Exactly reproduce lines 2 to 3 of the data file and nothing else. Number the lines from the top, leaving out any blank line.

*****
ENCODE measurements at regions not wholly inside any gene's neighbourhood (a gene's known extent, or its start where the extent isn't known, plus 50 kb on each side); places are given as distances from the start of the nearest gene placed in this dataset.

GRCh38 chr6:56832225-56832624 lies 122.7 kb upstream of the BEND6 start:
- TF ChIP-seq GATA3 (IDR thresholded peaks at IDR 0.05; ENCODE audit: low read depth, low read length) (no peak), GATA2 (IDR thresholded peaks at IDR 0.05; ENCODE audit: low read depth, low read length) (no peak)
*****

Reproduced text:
GRCh38 chr6:56832225-56832624 lies 122.7 kb upstream of the BEND6 start:
- TF ChIP-seq GATA3 (IDR thresholded peaks at IDR 0.05; ENCODE audit: low read depth, low read length) (no peak), GATA2 (IDR thresholded peaks at IDR 0.05; ENCODE audit: low read depth, low read length) (no peak)